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Israel approves over 1000 new West Bank settlement homes

The West Bank Israeli settlement of Maale Adumim (foreground-R), a few kilometers from East Jerusalem (background), would be absorbed into Jerusalem under a bill opponents say paves the way for unilateral annexation of West Bank settlements by Israel
THOMAS COEX (AFP/File)
Settlement authorizations follow the drive-by shooting incident where father of six Rabbi Shevach was killed

Israel has approved more than 1,100 new settlement homes in the occupied West Bank, the Peace Now NGO said Thursday, the latest in a raft of such moves by Prime Minister Benjamin Netanyahu's government.

The approvals were given on Wednesday by a defense ministry committee with authority over settlement construction.

Earlier this week, Defense Minister Avigdor Liberman delivered a statement saying that construction of about 1,200 homes and proposals to build another 2,500 would be approved on Wednesday. However, according to the Times of Israel he appeared to exaggerate figures as a bid to appease pro-settler demands.

Three hundred and fifty-two homes received final approval, while the others are at an earlier stage in the process, Hagit Ofran of Peace Now, which monitors settlement building, told AFP.

According to Ofran, the majority of the approvals are for settlements deep in the West Bank that Israel would probably need to evacuate as part of a two-state solution to the Israeli-Palestinian conflict.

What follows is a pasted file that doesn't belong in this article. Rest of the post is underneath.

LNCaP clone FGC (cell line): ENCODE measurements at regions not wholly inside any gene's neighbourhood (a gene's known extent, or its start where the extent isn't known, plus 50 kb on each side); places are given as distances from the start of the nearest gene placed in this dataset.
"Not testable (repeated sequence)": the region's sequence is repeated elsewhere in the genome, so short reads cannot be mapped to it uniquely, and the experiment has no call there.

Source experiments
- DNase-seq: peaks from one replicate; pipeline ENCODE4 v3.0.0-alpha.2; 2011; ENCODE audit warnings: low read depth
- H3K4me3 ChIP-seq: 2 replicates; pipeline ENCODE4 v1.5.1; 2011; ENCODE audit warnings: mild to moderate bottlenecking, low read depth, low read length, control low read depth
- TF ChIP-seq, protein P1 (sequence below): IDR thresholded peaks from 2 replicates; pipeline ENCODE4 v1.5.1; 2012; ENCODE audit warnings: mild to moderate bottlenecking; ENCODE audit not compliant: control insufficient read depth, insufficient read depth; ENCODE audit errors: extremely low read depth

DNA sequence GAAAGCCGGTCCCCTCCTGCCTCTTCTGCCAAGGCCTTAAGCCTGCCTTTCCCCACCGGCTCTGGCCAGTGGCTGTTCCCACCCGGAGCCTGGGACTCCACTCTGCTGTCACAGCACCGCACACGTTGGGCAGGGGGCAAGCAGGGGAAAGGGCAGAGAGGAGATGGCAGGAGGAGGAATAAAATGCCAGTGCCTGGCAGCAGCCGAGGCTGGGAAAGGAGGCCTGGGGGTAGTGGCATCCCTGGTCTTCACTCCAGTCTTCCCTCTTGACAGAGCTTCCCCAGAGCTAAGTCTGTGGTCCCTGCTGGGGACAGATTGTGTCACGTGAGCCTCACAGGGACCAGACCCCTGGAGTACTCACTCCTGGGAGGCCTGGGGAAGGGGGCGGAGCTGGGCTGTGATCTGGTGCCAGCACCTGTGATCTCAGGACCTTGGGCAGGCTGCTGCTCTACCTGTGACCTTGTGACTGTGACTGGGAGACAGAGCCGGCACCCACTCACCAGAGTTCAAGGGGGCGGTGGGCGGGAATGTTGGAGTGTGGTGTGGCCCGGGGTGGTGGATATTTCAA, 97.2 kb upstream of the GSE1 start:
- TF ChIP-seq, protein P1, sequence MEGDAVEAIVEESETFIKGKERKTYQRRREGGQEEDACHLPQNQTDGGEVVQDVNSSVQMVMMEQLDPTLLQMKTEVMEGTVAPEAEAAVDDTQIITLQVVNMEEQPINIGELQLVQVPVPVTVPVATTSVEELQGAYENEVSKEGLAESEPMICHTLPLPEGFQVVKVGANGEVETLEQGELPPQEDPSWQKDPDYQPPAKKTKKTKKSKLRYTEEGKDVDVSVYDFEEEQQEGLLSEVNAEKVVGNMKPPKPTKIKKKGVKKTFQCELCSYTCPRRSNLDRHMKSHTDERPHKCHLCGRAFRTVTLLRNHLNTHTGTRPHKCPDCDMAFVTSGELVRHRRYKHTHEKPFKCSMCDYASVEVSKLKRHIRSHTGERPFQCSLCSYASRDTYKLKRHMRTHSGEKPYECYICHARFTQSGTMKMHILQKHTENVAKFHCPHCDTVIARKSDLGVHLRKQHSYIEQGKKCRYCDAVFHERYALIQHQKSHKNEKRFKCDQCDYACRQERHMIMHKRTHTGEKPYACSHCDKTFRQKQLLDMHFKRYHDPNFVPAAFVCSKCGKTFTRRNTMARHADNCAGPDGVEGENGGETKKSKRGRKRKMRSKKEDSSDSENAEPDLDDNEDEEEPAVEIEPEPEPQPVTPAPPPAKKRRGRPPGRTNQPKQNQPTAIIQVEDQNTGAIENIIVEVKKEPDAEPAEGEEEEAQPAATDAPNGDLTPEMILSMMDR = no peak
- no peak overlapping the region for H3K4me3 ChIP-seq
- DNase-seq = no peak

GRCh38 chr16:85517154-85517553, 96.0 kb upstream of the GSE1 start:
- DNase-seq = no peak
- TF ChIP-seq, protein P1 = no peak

"It's a part of the general trend that the government is doing, which is to build all over the West Bank, even more in places that Israel would need to evict, and in this way to torpedo the possibility for a two-state solution," she said.

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Saeb Erekat, secretary general of the Palestine Liberation Organisation, said Israel "continues with its plan to bury all the chances of a political settlement", while alleging that it is being "encouraged" by US President Donald Trump's administration.

Roughly a third of the plans announced had either previously been announced or were not under the remit of the planning authorities’ current decision.

The plan included a package of building permits for the seven out of fifteen homes assigned for demolition in the Netiv Ha’avot outpost in March 2018. Back in November the High Court of Justice sided with a petition filed by Peace Now settlement watch dog, rejecting a call from residents seeking to spare six homes ordered for demolition by razing the “problematic parts” of the homes. The structures were said to be built on privately owned Palestinian lands.

The largest plan passed was for 204 homes in the Oranit settlement that straddles the Green Line east of Kfar Saba.

In a statement responding to the authorizations, the Peace Now called them “a dangerous security and diplomatic move on the road to the emergence of apartheid in Israel.”

However these recently announced plans are a considerable decrease from those issued in October.